Transcribed from History of Labette County, Kansas and its Representative Citizens, ed. & comp. by Hon. Nelson Case. Pub. by Biographical Publishing Co., Chicago, Ill. 1901

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Benjamin Tallman

BENJAMIN TALLMAN, a representative farmer of Walton township, and a prominent citizen of Labette county, Kansas, is a pioneer settler of this section of the state, having purchased his claim in the fall of 1870, entering it at the official agency at Independence, Kansas. Since 1900, Mr. Tallman has made his home in Labette county, with his daughter, Mrs. C. D. Tallman, in the northwest part of Labette township, but still owns and superintends his farm in Walton township. Benjamin Tallman was born in Burlington county, New Jersey, in 1828, and is a son of Woodmansee and Elizabeth (Reed) Tallman.

Our subject's father was a farmer by occupation, and both he and his wife were natives of New Jersey. They reared a large family, 11 children in all, namely: Joseph; Francis A.; Thomas W.; Benjamin; Charles H.; Samuel; Ezra; Carlisle H.; Rachel M.; Wesley; and Levi P.

When Benjamin was but three years old, his parents moved to Logan county, Ohio, where they continued to live until 1861, and where the subject hereof was reared and schooled. During that time, he learned the double trade of carpenter and wagon-maker, which he followed successfully for a number of years. In 1861, he removed to Union county, Ohio, which was his home for the following nine years.

Mr. Tallman then came west, in 1870, and located permanently in Walton township, Labette county, Kansas. The journey covered a period of thirty days. In 1871 Mr. Tallman erected the buildings which are still standing on his farm, with the exception of the house which was burned down in 1883, and a new one has been built in its stead. All the carpenter work on these was done by him. He continued to cultivate and improve his farm during his long residence there, and carried on general farming, setting out orchards, etc.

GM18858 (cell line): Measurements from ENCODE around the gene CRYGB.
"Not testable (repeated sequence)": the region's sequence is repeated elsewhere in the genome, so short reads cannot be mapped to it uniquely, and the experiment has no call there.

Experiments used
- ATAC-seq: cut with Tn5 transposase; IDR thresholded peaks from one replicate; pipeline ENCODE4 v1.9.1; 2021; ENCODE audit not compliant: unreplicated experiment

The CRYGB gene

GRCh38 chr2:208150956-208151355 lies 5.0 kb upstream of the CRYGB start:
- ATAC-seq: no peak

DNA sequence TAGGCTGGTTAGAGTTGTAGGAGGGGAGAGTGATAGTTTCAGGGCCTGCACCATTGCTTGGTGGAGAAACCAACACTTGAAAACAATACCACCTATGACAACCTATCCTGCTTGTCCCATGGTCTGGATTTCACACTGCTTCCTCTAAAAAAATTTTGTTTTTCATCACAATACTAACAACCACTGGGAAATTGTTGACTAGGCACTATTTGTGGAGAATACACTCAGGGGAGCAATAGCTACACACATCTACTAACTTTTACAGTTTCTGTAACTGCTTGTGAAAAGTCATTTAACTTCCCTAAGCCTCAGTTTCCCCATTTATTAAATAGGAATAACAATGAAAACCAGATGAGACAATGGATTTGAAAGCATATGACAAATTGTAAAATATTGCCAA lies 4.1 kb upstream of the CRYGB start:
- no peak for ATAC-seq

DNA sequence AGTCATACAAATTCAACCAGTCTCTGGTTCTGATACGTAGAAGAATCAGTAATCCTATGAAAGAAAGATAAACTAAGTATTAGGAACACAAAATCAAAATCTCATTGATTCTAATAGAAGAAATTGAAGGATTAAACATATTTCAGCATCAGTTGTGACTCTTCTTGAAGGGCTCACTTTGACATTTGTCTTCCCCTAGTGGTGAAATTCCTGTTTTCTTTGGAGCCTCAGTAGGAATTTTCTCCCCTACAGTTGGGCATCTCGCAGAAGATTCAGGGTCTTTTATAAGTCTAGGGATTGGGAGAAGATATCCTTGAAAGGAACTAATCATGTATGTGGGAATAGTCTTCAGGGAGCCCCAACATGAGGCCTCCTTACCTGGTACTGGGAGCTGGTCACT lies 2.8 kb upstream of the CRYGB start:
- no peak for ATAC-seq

He was united in marriage with Elizabeth Stratton, who was born in Logan county, Ohio, in 1828. She died in 1879, leaving him the following 11 children: Lenora N.; Joel; Rachel M.; Ann C.; Eliza C.; Emma J.; Samuel A.; Elizabeth H.; Margaret M.; Malatta; and John W. The two last named are deceased. Politically, Mr. Tallman is a Democrat, and still takes an active interest in all affairs of a political nature. He is a member of the Anti-Horsethief Association. The subject of this sketch has been very successful, and is regarded as one of the most practical agriculturists of his township. He has won success by his ability, and because he possesses, in a great degree, the perseverance which makes men successful. He is greatly esteemed for his high character and has hosts of friends, who look upon his prosperity as fully deserved.